Updated: December 8, 2021 7:45:09 pm
“Direct marise… they shot right at us,” says 23-year-old Sheiwang softly, one of the only two survivors of the Army ambush on a group of eight miners in Oting village in Nagaland’s Mon district on Saturday evening. With bullet injuries on his elbow and chest, he battles for life in the Assam Medical College and Hospital (AMCH) in Dibrugarh, three days after he was shot at in an operation by the Indian Army.
A few beds away is 30-year-old Yeihwang, who was also in the group of eight. Though conscious, he can barely speak. Yeihwang took a bullet near his ear.
On Tuesday evening, The Indian Express met them at the hospital, shortly before Yeihwang was to be taken for a surgery.
Union Home Minister Amit Shah in a statement in Rajya Sabha Monday said the vehicle “was signalled to stop” and was fired upon after it “tried to flee.” However, Sheiwang says: “We were not signalled to stop. They killed us directly. We were not trying to flee…we were just in the vehicle.”
Following the killing, violence broke out in Mon in which eight more civilians were killed in firing by security forces. One jawan was killed and several security personnel were injured. The 13 civilians were buried yesterday amid a wave of anger and grief that has swept Nagaland.
Recounting the incident, Sheiwang says that after finishing work at the coal mine last Saturday, eight of them were returning home in a pick-up truck.
“Suddenly, on the way, we were fired upon. I do not remember how long it lasted, but it was for a while. It sounded like bombs were exploding. It was not even dark, they still shot us,” he says.
As soon as the firing started, he recalls, the entire group ducked. “We all fell to the floor of the vehicle,” he says.
“After that (the firing) I was taken into another vehicle,” he says, adding that he “was aware of the others’ deaths, including his brother’s”.
When asked if they were carrying anything, he said they had “nothing in their hands.”
“I worked in the mine for one week… we left on Saturday around 3 pm,” he says. The mine is in Tiru valley, about 6 km from the Oting village.
There are two routes to the mine — a longer, winding, route and a short cut through a temporary road built by the villagers a few years ago. The miners had taken the short cut.
When contacted, AMCH Superintendent Prasanta Dihingia told The Indian Express the two were currently under treatment.
“Surgery, neurosurgery, orthopaedic teams are tracking them constantly,” he said. He said Yeihwang had received injuries in his scalp and eye and would have to undergo surgery. “The other (Sheiwang) has got hurt on his chest and elbow,” he said.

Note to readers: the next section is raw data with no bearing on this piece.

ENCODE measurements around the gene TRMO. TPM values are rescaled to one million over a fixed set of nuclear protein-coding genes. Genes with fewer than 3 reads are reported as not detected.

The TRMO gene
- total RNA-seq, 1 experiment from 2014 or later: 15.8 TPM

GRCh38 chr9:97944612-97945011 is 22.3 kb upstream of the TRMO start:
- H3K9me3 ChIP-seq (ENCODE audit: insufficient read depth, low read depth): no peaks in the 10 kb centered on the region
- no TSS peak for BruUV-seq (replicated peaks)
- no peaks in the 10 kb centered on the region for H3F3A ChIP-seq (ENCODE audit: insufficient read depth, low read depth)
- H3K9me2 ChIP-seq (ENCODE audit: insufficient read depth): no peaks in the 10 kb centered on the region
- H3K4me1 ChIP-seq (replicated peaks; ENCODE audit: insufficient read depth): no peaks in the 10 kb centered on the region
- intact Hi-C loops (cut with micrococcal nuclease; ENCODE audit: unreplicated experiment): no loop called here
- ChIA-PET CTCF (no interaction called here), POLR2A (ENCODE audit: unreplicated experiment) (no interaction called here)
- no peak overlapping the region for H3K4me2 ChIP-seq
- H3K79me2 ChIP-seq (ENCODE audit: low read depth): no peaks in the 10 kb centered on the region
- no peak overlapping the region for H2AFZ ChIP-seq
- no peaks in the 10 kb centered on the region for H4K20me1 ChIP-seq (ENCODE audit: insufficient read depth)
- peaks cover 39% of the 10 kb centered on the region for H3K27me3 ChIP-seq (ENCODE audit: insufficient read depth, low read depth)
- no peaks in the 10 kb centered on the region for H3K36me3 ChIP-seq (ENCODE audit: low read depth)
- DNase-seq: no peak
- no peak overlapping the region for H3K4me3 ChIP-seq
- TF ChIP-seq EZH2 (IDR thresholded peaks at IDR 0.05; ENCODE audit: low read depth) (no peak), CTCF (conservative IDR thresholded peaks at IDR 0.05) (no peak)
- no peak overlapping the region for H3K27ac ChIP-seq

Dihingia said they were dropped to AMCH after midnight on Sunday (December 5). “They were first admitted in Sonari Civil Hospital and later referred here. When they came, we did not know how they got hurt or who they were, but for us they were injured, so we started treatment immediately,” he said.
Dihingia said a team of Assam police was providing security to the two. “Apart from that, the district administration and police officials of Mon have visited them,” he said. On Tuesday night, sources at the hospital said that a team from Nagaland police also arrived to give them security.
Nyemkhah, a relative of Sheiwang, who is his attendant in the hospital, said Sheiwang and Yeihwang recounted the incident to him in greater detail. “On their way back, they had crossed the Tiru bridge, after which the vehicle descended towards a drain (a large depression in the road). It is here that the vehicle, while moving, was suddenly fired upon. The bullets came from the front as well from the back and continued for about 2-3 minutes,” he said.
Nyemkhah said, Sheiwang saw the bodies being “dragged out of the pick-up truck and dumped” on the road. “He (Sheiwang) remembers seeing his brother, Thakwang, being dragged like that. He does not remember what happened after that,” said Nyemkhah.
A doctor at AMCH, who did not want to be named, said the two were “left” at hospital early Sunday morning. “No one knew who they were, where they came from,” he said. Another doctor said that there was a rumour/ suspicion that they could be “insurgents”.
However, as news emerged about the killings, the hospital staff decided to upload their pictures on social media. “That is how they established touch with the village. Otherwise, no one would have known who they were,” said Nyemkhah, who arrived from the village on Monday morning.
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